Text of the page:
First, measurement is of direct value in alleviating some uncertainty facing policymakers. Economists can implement phone surveys on statistically representative samples to understand the prevalence and location of disease symptoms, adherence to public health directives, attitudes and beliefs about the disease, economic situations, and other key measures. Our team at the Yale Research Initiative on Innovation and Scale (Y-RISE) is leveraging existing research infrastructure in Bangladesh to collect this information from key populations, including urban labourers, seasonal migrant workers, Rohingya refugees and host communities, beneficiaries of social transfer programmes, and international migrants. We also plan to analyse observational data descriptively to shed light on where disease-vulnerable demographics live, which industries are most important to peoples’ livelihood, and more.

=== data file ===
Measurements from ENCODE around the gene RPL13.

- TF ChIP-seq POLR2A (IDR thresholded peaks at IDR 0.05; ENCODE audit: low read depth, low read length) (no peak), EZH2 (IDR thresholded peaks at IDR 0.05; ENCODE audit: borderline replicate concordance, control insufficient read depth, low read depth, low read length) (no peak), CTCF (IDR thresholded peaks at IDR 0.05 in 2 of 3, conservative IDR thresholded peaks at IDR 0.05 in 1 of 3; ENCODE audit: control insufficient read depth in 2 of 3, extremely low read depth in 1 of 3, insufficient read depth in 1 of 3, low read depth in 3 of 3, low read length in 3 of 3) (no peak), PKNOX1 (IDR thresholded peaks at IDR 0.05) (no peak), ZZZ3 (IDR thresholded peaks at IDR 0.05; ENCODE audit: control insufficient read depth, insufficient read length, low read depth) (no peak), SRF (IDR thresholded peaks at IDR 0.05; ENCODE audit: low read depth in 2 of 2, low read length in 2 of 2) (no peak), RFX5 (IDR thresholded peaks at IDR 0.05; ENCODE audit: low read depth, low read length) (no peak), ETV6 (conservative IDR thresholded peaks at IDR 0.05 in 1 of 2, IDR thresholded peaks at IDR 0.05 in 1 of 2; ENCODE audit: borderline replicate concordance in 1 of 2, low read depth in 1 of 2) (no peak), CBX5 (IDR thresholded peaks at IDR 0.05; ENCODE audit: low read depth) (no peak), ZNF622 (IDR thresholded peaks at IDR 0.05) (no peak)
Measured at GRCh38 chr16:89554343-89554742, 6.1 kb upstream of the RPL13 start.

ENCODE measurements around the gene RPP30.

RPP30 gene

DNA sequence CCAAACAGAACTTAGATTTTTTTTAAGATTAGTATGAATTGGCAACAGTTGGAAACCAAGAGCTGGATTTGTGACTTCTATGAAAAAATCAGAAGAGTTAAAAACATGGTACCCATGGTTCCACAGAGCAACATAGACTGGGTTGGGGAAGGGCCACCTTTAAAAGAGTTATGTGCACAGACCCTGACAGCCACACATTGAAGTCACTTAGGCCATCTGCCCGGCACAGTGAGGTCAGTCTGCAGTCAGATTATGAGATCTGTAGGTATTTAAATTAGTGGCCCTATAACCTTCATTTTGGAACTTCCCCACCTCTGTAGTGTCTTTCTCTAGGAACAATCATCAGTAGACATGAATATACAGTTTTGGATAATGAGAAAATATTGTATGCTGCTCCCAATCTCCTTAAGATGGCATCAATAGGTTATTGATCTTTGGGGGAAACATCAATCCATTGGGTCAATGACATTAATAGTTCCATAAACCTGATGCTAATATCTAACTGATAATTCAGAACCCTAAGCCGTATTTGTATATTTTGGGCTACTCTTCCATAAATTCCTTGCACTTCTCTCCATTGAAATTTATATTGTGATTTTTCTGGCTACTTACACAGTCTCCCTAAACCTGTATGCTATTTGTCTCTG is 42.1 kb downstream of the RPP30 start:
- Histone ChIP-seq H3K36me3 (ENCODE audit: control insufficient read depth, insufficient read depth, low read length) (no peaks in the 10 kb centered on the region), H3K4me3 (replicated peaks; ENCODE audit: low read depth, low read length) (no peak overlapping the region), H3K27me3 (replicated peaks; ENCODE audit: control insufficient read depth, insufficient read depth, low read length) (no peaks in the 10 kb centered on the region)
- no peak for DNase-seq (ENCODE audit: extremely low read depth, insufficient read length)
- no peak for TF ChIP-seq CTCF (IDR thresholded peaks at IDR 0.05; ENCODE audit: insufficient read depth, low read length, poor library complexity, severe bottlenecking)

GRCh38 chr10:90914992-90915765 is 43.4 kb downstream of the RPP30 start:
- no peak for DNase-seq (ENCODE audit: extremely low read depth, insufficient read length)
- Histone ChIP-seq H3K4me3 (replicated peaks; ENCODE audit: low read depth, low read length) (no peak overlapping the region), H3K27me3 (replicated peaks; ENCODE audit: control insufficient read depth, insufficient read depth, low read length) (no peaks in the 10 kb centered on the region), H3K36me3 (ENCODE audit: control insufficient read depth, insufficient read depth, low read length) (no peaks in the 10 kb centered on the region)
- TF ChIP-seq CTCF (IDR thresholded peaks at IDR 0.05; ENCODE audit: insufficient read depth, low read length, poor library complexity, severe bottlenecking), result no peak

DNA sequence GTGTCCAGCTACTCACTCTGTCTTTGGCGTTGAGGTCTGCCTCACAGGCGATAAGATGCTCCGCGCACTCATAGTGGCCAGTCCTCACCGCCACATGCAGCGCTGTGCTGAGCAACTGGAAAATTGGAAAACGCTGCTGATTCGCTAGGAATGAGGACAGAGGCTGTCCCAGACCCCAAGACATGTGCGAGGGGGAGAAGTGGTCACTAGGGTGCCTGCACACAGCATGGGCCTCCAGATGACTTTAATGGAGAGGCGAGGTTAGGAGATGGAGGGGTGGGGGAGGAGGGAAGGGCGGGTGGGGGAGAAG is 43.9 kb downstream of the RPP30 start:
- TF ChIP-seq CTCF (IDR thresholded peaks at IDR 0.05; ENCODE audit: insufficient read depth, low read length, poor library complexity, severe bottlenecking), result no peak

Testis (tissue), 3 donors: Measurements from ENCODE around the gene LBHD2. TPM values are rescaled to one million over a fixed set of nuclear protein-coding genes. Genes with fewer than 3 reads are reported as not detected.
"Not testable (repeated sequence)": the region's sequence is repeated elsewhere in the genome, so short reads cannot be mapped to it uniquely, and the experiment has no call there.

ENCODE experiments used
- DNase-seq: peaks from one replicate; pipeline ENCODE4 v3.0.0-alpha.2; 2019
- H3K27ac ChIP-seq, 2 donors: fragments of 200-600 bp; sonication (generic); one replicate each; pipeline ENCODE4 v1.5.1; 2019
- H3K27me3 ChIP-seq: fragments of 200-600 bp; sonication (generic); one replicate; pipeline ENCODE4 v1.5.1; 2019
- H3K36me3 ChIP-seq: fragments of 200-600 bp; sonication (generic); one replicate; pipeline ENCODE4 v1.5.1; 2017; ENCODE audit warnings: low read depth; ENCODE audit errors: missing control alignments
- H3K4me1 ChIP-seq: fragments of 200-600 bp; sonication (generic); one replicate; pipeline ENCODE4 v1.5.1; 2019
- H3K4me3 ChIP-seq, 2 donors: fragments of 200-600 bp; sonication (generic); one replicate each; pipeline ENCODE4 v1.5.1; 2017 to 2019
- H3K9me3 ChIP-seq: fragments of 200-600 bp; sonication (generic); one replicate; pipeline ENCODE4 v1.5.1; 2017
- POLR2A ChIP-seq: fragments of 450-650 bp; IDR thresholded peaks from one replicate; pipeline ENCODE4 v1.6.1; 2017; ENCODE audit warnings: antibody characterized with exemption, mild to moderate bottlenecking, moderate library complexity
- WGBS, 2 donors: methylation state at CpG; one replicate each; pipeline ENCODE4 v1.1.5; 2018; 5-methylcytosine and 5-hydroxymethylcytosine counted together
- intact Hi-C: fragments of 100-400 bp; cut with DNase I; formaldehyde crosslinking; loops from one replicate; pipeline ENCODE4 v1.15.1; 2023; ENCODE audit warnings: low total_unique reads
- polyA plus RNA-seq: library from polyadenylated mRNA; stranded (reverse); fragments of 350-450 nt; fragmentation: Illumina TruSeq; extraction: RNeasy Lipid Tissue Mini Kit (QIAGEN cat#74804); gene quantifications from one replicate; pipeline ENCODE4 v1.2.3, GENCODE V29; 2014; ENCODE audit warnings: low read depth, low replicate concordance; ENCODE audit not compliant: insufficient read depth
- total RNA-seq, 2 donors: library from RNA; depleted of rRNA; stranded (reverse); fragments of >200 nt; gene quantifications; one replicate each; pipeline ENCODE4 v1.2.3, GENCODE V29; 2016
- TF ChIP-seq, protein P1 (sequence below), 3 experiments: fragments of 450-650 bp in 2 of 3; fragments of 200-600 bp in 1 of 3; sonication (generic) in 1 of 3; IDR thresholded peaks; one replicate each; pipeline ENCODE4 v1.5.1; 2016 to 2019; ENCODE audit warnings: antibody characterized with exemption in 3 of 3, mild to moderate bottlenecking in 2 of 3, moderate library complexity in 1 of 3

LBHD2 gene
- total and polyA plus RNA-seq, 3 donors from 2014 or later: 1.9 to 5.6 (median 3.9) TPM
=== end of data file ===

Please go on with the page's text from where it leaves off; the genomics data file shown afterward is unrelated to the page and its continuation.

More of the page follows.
Secondly, such data can be used to add economic and behavioural elements to epidemiological models designed to track and predict the spread of the virus. The effectiveness of policy responses in in low- and middle-income countries is dependent on the details of behavioural responses to policy, including variation guideline adherence, variation in the authorities’ enforcement capacity across rural and urban areas, mobility of workers in the informal sector, the economic pressures imposed on society through distancing, and people’s religious sensibilities. Moreover, combined economic-epidemiological models can provide a quantitative framework for balancing the direct health benefits of public health interventions with their economic side effects, highlighting what tradeoffs are feasible. Our team is spearheading multiple efforts to gather insights from past economics research and create analytical frameworks that will allow policymakers to better assess the direct and unintended consequences of policies like social distancing.